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AC-DC Forward Power Supplies

AC-DC forward power supplies with a relatively simple circuit configuration are widely used for power supply applications with a wattage of a few hundred watts. AC-DC forward power supplies exhibit a higher transformer efficiency than flyback power supplies. Therefore, AC-DC forward power supplies are used for applications with a wattage of up to 500 W. Toshiba offers a wide range of MOSFETs with a VDSS of 600 V to 800 V ideal for AC-DC forward power supply applications.

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フォワード型AC-DC電源の回路例

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Documents

Whitepaper

Whitepaper
Name Outline Date of issue
Describes the features of the DTMOSV series and the improvements from the previous series 9/2017

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  • DTMOS Applications (Noise Reduction)
Describes the mechanism of noise generation and noise reduction techniques coming soon

Application Note

Application note
Name outline Date of issue
Provides hints and tips based on simulation results to help you reduce the chip temperature of discrete semiconductor devices. 01/2018
The high dv / dt between the drain and the source of the MOSFET can cause problems and explain the cause of this phenomenon and its countermeasures. 12/2017
Describes mechanism of avalanche phenomenon, I will explain durability and countermeasures against it 12/2017
describes how to reduce the chip temperature of discrete semiconductor devices. 12/2017
describes how to calculate the temperature of discrete semiconductor devices. 12/2017
discusses temperature derating of the MOSFET safe operating area. 12/2017
When a rapidly rising voltage is applied between the drain and source of the MOSFET,the MOSFET may malfunction and turn on, and its mechanism and countermeasures will be explained. 12/2017
Describes the guidelines for the design of a gate driver circuit for MOSFET switching applications and presents examples of gate driver circuits 11/2017

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Describes current imbalance in parallel MOSFETs and the mechanism of parasitic oscillation 11/2017

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Describes the oscillation mechanism of MOSFETs for switching applications 11/2017

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Describes thermal equivalent circuits, examples of channel temperature calculation and considerations for heatsink attachment 2/2017
Describes planar, trench and super-junction power MOSFETs 11/2016
Describes the absolute maximum ratings, thermal impedance and safe operating area of power MOSFETs 11/2016
Describes electrical characteristics shown in datasheets 11/2016
Describes how to select power MOSFETs, temperature characteristics, the impacts of wires and parasitic oscillation, avalanche ruggedness, snubber circuits and so on 11/2016

Video


  • Circuit Overview

    When the switch is closed, the energy stored in the primary winding of a transformer is transferred to the secondary winding.

    In contrast to flyback converters, the polarity of the secondary winding of a transformer in forward converters is opposite to that of the primary winding. Additionally, to build an AC-DC power supply, forward converters require an inductor (L) and a freewheel diode.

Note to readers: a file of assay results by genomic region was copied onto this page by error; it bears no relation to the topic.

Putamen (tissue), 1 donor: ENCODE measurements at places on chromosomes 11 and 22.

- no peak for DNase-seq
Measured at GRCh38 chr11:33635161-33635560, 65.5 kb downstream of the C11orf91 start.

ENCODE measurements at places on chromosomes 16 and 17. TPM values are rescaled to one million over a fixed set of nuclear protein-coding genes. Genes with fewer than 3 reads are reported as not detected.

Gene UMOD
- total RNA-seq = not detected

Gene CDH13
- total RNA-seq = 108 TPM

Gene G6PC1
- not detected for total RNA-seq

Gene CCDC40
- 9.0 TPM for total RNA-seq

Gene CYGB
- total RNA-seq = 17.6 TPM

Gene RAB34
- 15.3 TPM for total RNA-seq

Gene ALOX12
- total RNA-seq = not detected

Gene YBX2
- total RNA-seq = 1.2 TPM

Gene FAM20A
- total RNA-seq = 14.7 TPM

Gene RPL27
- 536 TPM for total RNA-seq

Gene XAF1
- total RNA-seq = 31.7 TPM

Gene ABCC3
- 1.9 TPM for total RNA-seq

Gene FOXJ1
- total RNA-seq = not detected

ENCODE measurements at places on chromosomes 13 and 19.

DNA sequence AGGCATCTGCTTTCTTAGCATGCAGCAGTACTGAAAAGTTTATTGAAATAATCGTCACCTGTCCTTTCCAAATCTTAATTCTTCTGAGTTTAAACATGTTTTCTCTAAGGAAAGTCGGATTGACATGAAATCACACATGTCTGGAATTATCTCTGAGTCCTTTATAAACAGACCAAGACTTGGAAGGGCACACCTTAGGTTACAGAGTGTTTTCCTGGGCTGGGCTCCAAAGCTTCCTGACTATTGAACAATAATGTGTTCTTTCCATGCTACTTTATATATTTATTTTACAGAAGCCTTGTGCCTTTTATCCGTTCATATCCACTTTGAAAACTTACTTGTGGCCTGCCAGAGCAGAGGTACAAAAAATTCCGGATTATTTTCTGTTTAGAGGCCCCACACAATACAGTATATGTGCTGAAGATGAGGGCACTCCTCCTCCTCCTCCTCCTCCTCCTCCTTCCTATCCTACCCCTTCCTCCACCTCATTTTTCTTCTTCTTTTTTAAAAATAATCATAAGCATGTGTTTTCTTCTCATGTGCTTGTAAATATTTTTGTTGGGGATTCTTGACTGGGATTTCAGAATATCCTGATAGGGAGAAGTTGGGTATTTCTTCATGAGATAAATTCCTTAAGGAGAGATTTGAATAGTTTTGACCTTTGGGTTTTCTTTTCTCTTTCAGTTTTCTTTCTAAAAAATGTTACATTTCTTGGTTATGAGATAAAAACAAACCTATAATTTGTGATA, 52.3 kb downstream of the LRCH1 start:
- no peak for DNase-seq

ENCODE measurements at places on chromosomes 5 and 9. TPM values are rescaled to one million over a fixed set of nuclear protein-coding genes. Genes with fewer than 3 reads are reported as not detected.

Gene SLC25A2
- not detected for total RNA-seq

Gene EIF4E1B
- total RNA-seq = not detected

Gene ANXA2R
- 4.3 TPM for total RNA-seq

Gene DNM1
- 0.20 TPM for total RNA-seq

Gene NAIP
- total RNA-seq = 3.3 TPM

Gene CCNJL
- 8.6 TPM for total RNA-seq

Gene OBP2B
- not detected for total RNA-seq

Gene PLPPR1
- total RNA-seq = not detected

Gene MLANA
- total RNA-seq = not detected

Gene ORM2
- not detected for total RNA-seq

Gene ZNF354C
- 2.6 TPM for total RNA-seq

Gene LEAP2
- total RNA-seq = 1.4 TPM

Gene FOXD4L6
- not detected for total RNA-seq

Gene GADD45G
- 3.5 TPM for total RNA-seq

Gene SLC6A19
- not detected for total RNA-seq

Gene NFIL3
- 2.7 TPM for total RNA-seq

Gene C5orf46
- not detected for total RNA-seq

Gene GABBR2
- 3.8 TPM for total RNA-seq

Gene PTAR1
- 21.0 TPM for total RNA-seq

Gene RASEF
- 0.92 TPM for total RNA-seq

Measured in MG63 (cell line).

The output voltage of a forward converter is a function of the transformer turns ratio and the transistor on/off ratio.

    Vo=(Ns/Np)[Ton/(Ton+Toff)]Vin
    where, Ns is the number of turns of the secondary winding of a transformer, Np is the number of turns of the primary winding, Ton and Toff are the "on" and "off" periods of the transistor.

    Forward-coupled converters (forward converters) are used for hundreds of watts power supply applications.


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  • Operation

    When Q1 is turned on, the energy stored in the primary winding of a transformer is transferred to the secondary winding.

    1. Q1 ON

    An electric current flows to Np.

    The stored energy is transferred to the secondary winding at the same time, causing a current to flow through D2 and L1 and charging C1.

    When power transistor Q1 is on, it supplies power to the output load. Therefore, the cathode voltage of the diode in a forward converter, Vor, is calculated as follows:

    Vor=[(Vdc-VDS1(ON))(Nm/Np)]-Vd2

    VDS1 is the Drain to Source voltage of Q1

    Np : the number of Primary winding

    VD2 is the Anode to Cathode voltage of D2

    Nm : the number of Secondary winding

    2. Q1 OFF

    When Q1 is turned off, the current flowing through D2 decreases, causing both the primary and secondary windings of the transformer to develop a negative voltage relative to the winding's dot end. The energy stored in the transformer is delivered through D1 as an excitation current and resets the transformer. At this time, the voltage across Nr becomes Vdc+0.7 V.
    The voltage across Np reverses, developing a voltage equal to the voltage across Nr. Consequently, the drain-source voltage of Q1 becomes 2Vdc (2Vdc+0.7V ≈2Vdc). When A1=A2, the drain voltage of Q1 (2Vdc) is maintained.

    Output Voltage

    The output voltage, Vo, is compared to the reference voltage, and its differential output signal is fed to a PWM controller via an error amplifier. The PWM pulse output, in turn, switches on and off the MOSFET (Q1). Vor is maintained at a constant voltage by this negative feedback loop. Vo is calculated as follows:

    Vo=[(Vdc-VDS1(ON))(Nm/Np)-Vd2](Ton/T)
    T : Cycle period  Ton : On-time of Q1 in one cycle



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